WILTON’S FOR THE EAST END: The untold story

I was the lay chair of the Half Moon Theatre Company in Stepney in the mid-1970s when its growing popularity meant larger premises were needed.

At the time the Workers’ Revolutionary Party (WRP) was very active in Equity, the actors’ union. WRP members were also very active at the Half Moon, so initially there were mixed feelings about a proposed move to the nearby and near derelict Wilton’s Music Hall, in Graces Alley off Stepney’s historic Cable Street. 

Wilton’s great champion at the time was Marius Goring. A celebrated actor and one of the founding members of Equity, he was regarded as an arch-reactionary by the WRP whose members included Vanessa and Corin Redgrave as well as numerous regular cast members at the Half Moon.

Property speculators were already buying up everything around the old Alie Street synagogue in which Maurice Colbourne, Michael Irving and Guy Sprung had set up the theatre in 1972. The dilapidated building had a great  atmosphere, enhanced by the fact that two of the founders and two Irish setters lived upstairs.

The theatre’s early performances had quickly established the Half Moon as one of London’s most challenging fringe theatres. Opening with Bertold Brecht’s In the Jungle of the Cities, it had followed up Alkestis by Euripides. But the Half Moon really began to attract attention with Will Wat, and if not, What Will?, an ensemble piece about the Peasants Revolt of 1381, and Sean O’Casey’s anti-war play The Silver Tassie. With the welcoming White Swan pub next door and East London’s oldest Indian restaurant, the Halal, across the street, it was the soon the come-to place for London’s lefties.

East enders only began to come to the theatre in numbers when local children took to the stage to reenact the 1911 East End school children’s strike in Fall In and Follow Me by Bethnal Green actor-writer Billy Colvill. Some were shocked and others delighted by Terry Greer’s music hall retelling of the notorious Whitechapel murders, Ripper! which came next. And the theatre garnered support from trades unionists when diminutive Communist firebrand Jack Dash played the dockers’ leader John Burns in Get Off My Back. This was ex-docker Johnnie Quarrell’s history of the London Docks and tackled a burning current local issue as developers moved in on acres of derelict riverside land. His play would later tour Tower Hamlets building support for the East End Dockland Action Group.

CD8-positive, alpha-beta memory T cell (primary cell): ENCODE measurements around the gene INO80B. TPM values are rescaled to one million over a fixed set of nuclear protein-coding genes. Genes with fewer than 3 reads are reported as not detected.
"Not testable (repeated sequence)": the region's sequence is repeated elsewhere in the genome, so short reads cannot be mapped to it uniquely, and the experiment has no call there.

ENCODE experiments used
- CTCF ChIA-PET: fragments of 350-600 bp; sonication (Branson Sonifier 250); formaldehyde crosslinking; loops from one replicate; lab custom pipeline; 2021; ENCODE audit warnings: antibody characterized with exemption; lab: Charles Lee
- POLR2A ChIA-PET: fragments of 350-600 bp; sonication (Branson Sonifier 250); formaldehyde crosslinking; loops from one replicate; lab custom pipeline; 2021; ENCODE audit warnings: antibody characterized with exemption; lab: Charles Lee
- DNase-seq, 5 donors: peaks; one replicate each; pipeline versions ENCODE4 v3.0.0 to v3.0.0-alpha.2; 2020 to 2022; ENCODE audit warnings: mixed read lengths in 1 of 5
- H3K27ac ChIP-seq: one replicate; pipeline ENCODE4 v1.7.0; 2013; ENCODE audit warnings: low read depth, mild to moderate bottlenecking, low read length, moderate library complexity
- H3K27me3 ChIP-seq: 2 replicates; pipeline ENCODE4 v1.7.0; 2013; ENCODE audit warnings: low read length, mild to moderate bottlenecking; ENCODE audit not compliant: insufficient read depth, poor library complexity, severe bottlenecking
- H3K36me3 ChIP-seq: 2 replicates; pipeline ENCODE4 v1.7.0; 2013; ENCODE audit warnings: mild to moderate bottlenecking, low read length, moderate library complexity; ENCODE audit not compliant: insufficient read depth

With the theatre’s growing popularity and the changing local environment it was clear a new home would have to be found. A move to Wilton’s would have been a shift in the right direction.

Goring had set up the Wilton Hall Trust with plans to bring music hall back to the East End, but there had been local opposition. Since being forced to close as a fire risk in 1880, Wilton’s had served at various times as a Methodist Mission and as a centre of community activity from the days of General Strike to the wartime years. But it had fallen into disrepair, and during the 1960s languished as a warehouse for old clothes. The Poet Laureate John Betjeman and the London Music Hall Society saved it from demolition and won it listed status. and the building was acquired by the Greater London Council (GLC) in 1966. 

Goring was far from happy when, ten years later, the then Labour GLC granted a development lease to the Half Moon in February 1976. His plans had already been thwarted once, when Island Records put in a bid to turn the music hall into a night club but pulled out as they considered the cost prohibitive.